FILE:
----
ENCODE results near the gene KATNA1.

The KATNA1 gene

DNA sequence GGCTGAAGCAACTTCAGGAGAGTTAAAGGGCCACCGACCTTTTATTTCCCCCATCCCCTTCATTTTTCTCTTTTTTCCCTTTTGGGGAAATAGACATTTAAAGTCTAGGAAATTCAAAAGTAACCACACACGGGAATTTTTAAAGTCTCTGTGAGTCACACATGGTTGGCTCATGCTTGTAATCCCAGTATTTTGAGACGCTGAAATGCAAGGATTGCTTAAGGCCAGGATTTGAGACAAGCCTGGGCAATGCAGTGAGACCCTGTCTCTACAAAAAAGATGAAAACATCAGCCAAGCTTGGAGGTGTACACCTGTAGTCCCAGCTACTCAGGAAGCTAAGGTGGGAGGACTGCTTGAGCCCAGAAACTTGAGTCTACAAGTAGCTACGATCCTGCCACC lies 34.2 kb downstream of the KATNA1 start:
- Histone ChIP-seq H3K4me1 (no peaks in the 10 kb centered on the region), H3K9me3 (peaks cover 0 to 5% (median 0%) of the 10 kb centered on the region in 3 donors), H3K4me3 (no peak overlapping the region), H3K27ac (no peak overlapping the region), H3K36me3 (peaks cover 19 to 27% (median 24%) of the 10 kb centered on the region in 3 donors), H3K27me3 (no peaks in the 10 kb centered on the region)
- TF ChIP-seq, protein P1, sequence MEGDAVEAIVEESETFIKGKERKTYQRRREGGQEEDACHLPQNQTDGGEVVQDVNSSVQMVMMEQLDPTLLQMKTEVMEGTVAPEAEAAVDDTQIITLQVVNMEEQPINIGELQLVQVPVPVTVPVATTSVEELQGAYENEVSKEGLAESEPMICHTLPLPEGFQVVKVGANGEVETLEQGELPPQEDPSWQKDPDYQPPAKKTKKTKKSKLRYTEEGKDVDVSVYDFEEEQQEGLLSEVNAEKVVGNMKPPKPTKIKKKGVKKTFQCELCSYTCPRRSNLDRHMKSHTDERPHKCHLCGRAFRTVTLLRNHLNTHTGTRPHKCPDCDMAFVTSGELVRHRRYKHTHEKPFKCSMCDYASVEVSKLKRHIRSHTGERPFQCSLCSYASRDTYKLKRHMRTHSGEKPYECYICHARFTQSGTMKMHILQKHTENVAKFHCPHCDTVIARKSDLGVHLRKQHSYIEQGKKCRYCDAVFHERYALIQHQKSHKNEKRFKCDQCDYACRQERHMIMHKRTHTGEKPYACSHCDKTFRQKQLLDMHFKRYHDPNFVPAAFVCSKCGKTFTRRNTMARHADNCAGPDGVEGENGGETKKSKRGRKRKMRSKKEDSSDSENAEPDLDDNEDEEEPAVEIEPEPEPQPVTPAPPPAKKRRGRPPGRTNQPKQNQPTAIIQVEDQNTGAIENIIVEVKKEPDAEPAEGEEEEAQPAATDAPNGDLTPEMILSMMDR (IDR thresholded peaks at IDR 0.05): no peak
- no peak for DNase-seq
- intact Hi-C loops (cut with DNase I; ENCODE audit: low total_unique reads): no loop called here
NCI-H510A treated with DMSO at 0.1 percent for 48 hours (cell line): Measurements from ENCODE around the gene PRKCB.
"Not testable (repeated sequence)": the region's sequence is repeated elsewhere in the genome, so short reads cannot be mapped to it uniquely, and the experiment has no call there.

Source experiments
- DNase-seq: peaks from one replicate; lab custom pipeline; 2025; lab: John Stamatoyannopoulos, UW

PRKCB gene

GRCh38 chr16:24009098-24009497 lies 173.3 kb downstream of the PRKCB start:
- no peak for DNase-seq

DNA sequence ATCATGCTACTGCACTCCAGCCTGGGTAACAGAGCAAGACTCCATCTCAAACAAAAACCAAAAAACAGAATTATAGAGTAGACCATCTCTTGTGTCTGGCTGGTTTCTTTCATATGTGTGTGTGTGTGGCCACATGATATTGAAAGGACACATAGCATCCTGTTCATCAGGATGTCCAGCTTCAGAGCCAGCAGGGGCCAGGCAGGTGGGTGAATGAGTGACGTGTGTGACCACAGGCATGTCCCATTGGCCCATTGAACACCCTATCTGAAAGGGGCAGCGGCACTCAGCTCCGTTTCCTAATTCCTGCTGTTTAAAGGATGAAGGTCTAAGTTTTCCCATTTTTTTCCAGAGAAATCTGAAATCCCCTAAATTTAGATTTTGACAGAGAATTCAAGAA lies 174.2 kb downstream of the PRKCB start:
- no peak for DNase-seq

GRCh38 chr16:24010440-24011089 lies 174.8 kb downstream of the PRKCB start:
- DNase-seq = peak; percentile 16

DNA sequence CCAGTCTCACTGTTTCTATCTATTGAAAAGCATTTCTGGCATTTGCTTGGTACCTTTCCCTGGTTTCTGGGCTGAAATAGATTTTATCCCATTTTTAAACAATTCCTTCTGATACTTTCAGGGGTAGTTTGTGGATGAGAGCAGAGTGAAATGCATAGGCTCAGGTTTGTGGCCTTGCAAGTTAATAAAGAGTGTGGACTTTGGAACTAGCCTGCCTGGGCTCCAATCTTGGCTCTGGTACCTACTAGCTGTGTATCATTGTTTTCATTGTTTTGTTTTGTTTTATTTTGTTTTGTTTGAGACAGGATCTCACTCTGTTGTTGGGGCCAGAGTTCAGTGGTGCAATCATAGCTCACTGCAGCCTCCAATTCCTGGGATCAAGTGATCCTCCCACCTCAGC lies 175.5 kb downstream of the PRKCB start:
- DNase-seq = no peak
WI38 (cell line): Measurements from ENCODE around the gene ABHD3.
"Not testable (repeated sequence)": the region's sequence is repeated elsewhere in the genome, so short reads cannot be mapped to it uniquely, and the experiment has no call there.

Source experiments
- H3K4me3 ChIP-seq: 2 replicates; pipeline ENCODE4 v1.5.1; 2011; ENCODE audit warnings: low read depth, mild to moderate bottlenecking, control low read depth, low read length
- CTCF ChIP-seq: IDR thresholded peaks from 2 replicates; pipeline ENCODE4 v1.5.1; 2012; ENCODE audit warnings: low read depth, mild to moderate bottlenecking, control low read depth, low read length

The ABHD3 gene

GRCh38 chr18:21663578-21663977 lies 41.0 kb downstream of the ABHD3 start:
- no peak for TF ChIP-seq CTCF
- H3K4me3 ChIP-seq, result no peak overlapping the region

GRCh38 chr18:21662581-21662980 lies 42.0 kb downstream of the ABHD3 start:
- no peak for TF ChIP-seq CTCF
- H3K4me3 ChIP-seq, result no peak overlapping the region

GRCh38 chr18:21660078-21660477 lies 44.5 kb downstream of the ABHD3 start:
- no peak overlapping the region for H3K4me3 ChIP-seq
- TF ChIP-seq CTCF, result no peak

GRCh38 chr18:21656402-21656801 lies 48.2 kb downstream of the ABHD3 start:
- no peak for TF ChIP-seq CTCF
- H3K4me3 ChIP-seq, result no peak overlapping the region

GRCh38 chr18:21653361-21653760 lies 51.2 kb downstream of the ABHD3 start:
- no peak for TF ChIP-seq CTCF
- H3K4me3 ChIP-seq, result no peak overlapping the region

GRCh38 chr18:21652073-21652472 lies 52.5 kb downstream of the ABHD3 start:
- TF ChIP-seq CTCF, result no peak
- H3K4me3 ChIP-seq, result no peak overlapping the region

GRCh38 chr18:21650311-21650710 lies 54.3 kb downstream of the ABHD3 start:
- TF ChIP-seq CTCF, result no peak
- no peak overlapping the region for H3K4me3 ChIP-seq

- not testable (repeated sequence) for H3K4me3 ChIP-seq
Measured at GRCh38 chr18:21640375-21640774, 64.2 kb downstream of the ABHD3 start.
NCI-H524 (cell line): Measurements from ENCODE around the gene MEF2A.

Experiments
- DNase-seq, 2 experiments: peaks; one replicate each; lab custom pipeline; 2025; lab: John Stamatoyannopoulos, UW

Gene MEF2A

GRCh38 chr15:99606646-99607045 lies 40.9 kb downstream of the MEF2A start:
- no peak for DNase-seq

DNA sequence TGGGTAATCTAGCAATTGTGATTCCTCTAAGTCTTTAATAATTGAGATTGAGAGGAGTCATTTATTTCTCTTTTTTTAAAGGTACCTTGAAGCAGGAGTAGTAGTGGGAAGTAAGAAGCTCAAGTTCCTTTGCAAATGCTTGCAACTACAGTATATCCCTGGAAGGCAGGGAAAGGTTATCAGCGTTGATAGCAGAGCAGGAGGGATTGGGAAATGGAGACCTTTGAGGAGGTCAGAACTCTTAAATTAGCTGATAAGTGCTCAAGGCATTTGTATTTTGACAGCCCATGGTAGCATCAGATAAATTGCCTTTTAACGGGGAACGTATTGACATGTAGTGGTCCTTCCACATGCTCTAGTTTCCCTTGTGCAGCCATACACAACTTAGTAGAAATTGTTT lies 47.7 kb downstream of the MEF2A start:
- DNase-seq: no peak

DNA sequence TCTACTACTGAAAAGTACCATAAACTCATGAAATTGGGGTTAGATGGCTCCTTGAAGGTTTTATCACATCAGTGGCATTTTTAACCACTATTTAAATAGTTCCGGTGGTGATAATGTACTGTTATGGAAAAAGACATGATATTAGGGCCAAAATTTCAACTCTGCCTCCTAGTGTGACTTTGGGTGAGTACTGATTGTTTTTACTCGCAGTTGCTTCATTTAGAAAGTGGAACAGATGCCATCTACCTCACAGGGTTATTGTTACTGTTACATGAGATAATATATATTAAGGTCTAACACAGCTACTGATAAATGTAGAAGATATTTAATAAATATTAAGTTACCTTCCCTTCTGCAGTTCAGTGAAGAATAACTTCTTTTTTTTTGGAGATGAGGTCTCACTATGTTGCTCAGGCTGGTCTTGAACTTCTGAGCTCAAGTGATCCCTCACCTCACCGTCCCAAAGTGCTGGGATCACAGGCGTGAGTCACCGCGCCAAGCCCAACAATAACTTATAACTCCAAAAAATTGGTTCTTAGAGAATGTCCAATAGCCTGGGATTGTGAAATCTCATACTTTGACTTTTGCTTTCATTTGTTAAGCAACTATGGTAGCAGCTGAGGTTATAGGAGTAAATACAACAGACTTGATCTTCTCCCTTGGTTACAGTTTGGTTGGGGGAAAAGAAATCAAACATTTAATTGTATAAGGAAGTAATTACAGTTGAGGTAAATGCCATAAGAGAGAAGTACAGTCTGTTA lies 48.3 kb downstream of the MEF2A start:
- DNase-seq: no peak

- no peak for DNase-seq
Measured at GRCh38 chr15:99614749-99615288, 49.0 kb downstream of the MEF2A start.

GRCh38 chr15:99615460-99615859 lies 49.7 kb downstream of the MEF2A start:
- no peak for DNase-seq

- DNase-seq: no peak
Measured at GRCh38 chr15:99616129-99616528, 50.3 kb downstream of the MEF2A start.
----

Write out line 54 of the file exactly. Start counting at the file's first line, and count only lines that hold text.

GRCh38 chr15:99606646-99607045 lies 40.9 kb downstream of the MEF2A start: